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How to blow up a church Part 1

Greg Stier
Greg Stier

Okay, not literally. I’m talking about the kind of spiritual and numerical church explosion we read about in the book of Acts. And these principles don’t just apply to a church setting. They can apply to a youth group or campus ministry as well. There’s a very interesting statement in chapter nineteen and verse twenty of Luke’s most excellent book that points us the nitrogen and glycerin mix to make a big and lasting boom in our churches,

“In this way the word of the Lord spread widely and grew in power.”

The three words “in this way” should point us to the verses leading up to the kaboom and help us identify what the ingredients were that enabled the great bomb maker, the Apostle Paul, to be used by God to see such rapid spiritual and numerical growth in the church of Ephesus. Here is the first of three ingredients that Paul used to make his church growth bomb:

1. The Nitrogen: Preach the gospel clearly!

When Paul comes into Ephesus he meets twelve dudes who know only about the baptism of John. They may have heard him preach decades earlier when they were visiting Jerusalem but somehow had missed on the punchline of his sermons. They missed Jesus and so they missed everything. Paul fills in the blanks in the message in their minds and then the Holy Spirit filled the blanks in their hearts. So Paul didn’t go into Ephesus and try to plant a church alone. He instantly had twelve compadres at his side helping to expand and explode the message of grace.

We must share the gospel clearly and completely with those we come in contact with on a daily basis. We can’t share just bits and pieces. We must tell the whole story of the gospel. And we must share it as clearly as possible. That’s why I love Napoleon’s three instructions to his war time messengers:


In Colossians 4:4 Paul asks the Colossian believers to “Pray that I may proclaim it clearly as I should.” Sharing the gospel clearly was an obsession with the great apostle and it should be an obsession with us as well.

How clear is the gospel you are sharing with others? Here’s a few questions to help you wrestle through it.

Does it focus on what you must do or what Jesus has done?

I love what Chuck Swindoll writes in his phenomenal book The Grace Awakening. He reminds us that a weak gospel is any gospel that distracts you from the cross, any message that makes you focus on what you must do instead of what Jesus has done.

Too many gospel presentations focus on what you must do: turn or burn, try or fry, forsake or bake! They focus on what we must start doing or stop doing to be saved instead of what Jesus has done. Those who pedal such a grace-challenged message think that it’s too simplistic to assert that just believing in Jesus will save a person from their sin. But that’s exactly what Jesus asserted to Nicodemus in John 3:16, “For God so loved the world that he gave his one and only Son that whoever believes in him….”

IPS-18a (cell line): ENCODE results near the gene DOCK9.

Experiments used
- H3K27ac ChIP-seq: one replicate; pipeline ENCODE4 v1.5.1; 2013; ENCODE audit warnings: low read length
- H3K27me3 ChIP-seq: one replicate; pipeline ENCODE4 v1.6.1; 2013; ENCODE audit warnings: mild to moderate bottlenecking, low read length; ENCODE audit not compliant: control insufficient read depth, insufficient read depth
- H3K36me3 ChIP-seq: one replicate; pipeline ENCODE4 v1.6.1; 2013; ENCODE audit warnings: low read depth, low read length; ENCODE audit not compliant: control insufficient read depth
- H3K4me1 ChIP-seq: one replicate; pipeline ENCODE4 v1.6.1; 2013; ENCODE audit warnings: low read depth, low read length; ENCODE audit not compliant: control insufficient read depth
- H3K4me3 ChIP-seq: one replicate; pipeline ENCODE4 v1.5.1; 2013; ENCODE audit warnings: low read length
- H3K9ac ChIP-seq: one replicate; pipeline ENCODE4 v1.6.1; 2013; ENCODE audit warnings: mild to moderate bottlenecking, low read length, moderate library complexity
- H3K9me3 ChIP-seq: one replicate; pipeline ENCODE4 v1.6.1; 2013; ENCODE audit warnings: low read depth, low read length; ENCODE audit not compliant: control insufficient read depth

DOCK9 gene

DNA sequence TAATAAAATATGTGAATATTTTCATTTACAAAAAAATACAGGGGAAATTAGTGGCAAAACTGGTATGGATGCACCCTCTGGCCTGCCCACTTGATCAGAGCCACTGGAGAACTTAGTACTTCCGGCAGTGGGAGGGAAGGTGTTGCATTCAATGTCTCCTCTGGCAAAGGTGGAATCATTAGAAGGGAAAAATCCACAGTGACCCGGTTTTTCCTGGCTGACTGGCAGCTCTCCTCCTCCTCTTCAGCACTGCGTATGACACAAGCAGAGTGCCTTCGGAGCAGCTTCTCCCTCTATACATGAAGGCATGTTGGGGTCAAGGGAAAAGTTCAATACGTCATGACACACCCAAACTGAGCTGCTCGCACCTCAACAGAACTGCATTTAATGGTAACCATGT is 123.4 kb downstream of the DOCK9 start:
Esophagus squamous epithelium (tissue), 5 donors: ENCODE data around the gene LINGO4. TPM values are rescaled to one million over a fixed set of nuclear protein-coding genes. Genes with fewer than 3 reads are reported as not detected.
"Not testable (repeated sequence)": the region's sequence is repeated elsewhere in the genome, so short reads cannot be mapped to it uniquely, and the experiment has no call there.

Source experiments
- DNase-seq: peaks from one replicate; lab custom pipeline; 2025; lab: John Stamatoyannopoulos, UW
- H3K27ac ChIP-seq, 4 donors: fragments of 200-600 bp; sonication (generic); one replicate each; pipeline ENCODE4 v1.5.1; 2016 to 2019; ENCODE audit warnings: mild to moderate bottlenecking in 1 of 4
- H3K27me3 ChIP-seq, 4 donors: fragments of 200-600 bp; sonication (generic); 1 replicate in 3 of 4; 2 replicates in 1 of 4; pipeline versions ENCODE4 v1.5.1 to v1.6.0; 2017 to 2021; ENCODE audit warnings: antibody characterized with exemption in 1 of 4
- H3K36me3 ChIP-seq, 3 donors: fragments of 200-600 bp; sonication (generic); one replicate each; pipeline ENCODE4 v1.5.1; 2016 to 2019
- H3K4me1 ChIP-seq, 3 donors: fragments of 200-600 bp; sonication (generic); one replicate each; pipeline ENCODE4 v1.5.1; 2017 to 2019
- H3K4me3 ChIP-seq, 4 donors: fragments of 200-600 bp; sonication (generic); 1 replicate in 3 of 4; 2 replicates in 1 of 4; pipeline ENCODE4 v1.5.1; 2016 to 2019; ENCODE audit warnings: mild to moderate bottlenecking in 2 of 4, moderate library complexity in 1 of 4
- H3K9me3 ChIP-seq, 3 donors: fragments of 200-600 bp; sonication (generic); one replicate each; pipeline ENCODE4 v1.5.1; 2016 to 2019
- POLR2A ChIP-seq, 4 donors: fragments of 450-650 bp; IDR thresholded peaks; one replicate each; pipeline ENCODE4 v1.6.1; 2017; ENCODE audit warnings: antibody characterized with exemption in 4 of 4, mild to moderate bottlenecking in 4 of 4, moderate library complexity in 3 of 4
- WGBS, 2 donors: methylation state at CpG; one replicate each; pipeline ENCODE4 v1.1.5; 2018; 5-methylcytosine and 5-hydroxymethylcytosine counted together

If you have a problem with simply believing in Jesus for salvation you have a problem with Jesus and his relentless message of grace. You have a problem with the most famous verse in Scripture.

Does the gospel you preach offend religious sensibilities?

The message of the gospel makes the legalists twitchy and itchy because legalistic abhor the smell of grace. They want to add the poison of human self-effort to the clear, pure and free Living Water. But when they do it they poison it with the works of the flesh.

You can always tell when you’re preaching the message of true grace because the “you mean to tell me” people will start qualifying and questioning. They’ll say “You mean to tell me that all a person has to do is believe in Jesus and it doesn’t matter what they do or what they’ve done and they’ll be saved?”

They build WORST CASE SALVATION SCENARIOS that sound something like this…

“Okay a mass murderer kills a thousand people and, right before they die they trust in Jesus, do they go to heaven or hell?”

“Let’s say that a person trusts in Jesus when they are young but then they turn their back on God, rob a bank, kill a dude, run naked through a church and then spit on the Bible right before they die…where do they go?”

What these people fail to understand is that grace has the exact opposite effect. When you trust in Jesus he gives you a new identity, a new you! That new you wants to serve Jesus! Do you always? NO! Can you abuse it? YES! But is that the natural response to grace? NO! The natural response to grace is not a life of morbid sin but a life of thankful service to God. Sure you have Corinthian type exceptions every now and again but this is not the norm. That’s why we can’t be afraid of grace. We must preach the gospel clearly and let the untampered with power of grace do its work of soul transformation!

If we want to blow our churches, youth groups and campus ministries up we must start by preaching the gospel clearly, faith alone in Christ alone. This is the nitrogen for our salvation bomb that can explode into our communities and transform lives. Stay tuned for the next ingredient based out of Acts 19. In the meantime keep preaching the gospel clearly.

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